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Phone Makers Could Cut Off Drivers. So Why Don't They?

Texting or talking when it’s your turn at the counter ?



There are some stores doing that. When the clerk did that to the woman in front of me she told the clerk he was very rude. I then told the witch that SHE was the one who was rude. But of course she didn’t want to hear that.

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About two months ago I bought and installed a new device called CellControl. I don’t want to hijack Random Troll’s post here, but if anyone is interested in how it works LMK. If not, I’ll reserve my $0.02 on the matter.

Yeah this is just plain another stupid idea. How in the world can you tell who is driving?? So my wife should not be able to use her phone while I’m driving?? That’s how weather is checked now and hotel reservations are made while traveling.

Its maddening that our Acura does not allow plugging in destinations on the nav system unless the thing is in park. Same thing. I’m driving but my wife can’t use the nav system. I’ll bet its a DC regulation somewhere or will be.

I’m not sure if @Bing meant the Cell control was dumb, but I wondered how it might handle that issue too (allowing a passenger to text, look at a map, etc). In practice, the device does know driver’s side and passengers side. So, if my son and I were in the car together with him driving, and both phones were registered, mine would work and his would not. It can be cheated, but the “owner” of the account gets a text when that happens. Our car has an aftermarket nav system and hands-free calling, call accepting. Both work with the Cellcontrol also working. The hands-free can be disabled. It is a setting the owner of the account can choose. 911 always works.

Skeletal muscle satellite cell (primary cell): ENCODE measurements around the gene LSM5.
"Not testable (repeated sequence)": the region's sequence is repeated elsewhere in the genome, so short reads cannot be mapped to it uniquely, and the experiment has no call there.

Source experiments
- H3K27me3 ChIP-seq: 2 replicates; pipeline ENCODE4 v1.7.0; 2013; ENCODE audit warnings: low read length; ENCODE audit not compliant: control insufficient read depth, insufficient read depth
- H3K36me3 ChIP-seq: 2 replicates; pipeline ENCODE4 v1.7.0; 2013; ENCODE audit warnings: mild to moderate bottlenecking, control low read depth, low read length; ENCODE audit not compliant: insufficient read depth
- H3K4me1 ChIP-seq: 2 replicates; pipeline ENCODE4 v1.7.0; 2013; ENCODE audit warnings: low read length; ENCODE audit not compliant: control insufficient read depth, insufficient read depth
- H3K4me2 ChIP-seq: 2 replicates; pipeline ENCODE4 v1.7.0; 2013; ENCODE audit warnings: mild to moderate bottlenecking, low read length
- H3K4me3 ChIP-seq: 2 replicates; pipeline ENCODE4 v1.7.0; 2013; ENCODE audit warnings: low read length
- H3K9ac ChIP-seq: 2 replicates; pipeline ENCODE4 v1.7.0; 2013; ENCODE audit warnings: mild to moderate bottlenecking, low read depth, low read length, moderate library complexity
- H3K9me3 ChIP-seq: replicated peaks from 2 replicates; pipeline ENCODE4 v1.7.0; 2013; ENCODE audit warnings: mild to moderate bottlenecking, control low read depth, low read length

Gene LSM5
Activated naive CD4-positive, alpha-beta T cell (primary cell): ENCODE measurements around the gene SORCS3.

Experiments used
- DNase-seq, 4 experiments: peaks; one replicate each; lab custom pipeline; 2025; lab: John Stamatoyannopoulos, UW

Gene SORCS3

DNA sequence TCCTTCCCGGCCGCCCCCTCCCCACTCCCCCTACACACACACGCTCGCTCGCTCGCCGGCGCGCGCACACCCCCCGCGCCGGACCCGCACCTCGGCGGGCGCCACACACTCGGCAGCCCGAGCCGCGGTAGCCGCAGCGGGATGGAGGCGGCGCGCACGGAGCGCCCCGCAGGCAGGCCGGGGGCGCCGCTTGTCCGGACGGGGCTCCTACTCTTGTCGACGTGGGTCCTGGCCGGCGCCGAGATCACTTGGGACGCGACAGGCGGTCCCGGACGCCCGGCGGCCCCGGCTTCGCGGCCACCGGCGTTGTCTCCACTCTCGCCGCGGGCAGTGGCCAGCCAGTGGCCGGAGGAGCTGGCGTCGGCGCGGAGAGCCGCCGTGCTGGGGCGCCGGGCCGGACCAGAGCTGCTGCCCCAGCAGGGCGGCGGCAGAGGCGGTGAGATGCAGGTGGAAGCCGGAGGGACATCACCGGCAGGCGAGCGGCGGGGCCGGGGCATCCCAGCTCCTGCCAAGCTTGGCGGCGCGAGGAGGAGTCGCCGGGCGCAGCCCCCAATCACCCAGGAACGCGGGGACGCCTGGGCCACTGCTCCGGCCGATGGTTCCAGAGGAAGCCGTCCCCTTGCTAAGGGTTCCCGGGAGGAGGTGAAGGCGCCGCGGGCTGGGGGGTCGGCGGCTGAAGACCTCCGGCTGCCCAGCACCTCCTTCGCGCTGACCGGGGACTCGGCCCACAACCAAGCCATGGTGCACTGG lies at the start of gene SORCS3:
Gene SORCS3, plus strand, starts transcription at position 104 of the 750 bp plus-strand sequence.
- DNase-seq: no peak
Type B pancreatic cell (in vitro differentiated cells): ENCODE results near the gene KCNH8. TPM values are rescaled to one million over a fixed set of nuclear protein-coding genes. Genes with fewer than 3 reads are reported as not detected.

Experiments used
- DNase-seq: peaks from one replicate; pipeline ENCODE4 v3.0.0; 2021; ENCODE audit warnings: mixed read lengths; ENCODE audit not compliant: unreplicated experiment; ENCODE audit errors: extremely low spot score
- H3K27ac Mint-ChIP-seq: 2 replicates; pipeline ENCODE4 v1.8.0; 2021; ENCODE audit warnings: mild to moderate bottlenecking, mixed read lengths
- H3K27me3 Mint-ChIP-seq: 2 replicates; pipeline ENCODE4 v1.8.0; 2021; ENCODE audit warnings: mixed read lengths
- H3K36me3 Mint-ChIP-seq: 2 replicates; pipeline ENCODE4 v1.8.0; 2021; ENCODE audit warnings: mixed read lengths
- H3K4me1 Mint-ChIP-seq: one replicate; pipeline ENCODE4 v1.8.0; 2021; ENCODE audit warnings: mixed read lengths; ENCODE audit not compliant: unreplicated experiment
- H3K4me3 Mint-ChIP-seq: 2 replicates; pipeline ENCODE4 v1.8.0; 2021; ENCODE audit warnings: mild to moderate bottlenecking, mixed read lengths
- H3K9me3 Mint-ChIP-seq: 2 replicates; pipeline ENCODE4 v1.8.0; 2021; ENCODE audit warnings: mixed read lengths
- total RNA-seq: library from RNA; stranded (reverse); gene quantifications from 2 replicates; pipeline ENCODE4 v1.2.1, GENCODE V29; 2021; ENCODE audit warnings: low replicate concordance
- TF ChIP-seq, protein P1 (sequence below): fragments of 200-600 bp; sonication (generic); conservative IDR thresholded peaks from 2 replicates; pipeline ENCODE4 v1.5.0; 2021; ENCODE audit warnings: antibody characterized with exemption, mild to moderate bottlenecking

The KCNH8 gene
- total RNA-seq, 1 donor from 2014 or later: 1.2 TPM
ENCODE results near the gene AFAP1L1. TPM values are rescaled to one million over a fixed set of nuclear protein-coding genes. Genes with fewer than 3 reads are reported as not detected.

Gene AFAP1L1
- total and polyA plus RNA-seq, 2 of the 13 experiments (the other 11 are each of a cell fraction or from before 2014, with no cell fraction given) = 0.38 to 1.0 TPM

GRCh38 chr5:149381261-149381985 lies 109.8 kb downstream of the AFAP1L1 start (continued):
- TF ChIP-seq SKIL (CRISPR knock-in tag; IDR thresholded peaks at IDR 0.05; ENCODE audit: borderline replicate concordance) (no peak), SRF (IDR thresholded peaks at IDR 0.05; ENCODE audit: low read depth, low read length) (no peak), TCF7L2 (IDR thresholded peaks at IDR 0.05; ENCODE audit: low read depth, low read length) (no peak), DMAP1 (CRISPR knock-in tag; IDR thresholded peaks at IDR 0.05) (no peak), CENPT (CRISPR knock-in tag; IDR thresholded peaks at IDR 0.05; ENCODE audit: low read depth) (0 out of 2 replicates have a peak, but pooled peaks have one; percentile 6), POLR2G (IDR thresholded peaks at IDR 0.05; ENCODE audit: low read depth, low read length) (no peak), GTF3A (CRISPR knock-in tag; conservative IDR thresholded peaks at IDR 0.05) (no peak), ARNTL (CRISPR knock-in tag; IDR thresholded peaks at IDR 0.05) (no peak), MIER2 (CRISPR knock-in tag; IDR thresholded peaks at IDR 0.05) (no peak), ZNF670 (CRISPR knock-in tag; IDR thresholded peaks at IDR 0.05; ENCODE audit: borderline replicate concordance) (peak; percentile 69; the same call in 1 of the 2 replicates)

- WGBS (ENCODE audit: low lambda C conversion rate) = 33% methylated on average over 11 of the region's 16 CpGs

How would the car possibly know whose phone is connected to the bluetooth? My car has no clue. Only one phone can link at a time but there is no way to know which one.

Or how would the phone provider know if you are in the left seat or the right seat? They can’t. They can really only determine how fast you might be travelling based on the GPS feedback to the phone provider and GPS position is not plus or minus the 6 inches required to determine left or right seat. Once you stop, speed update is defeated unless a delay is built in, and THAT would annoy customers, too.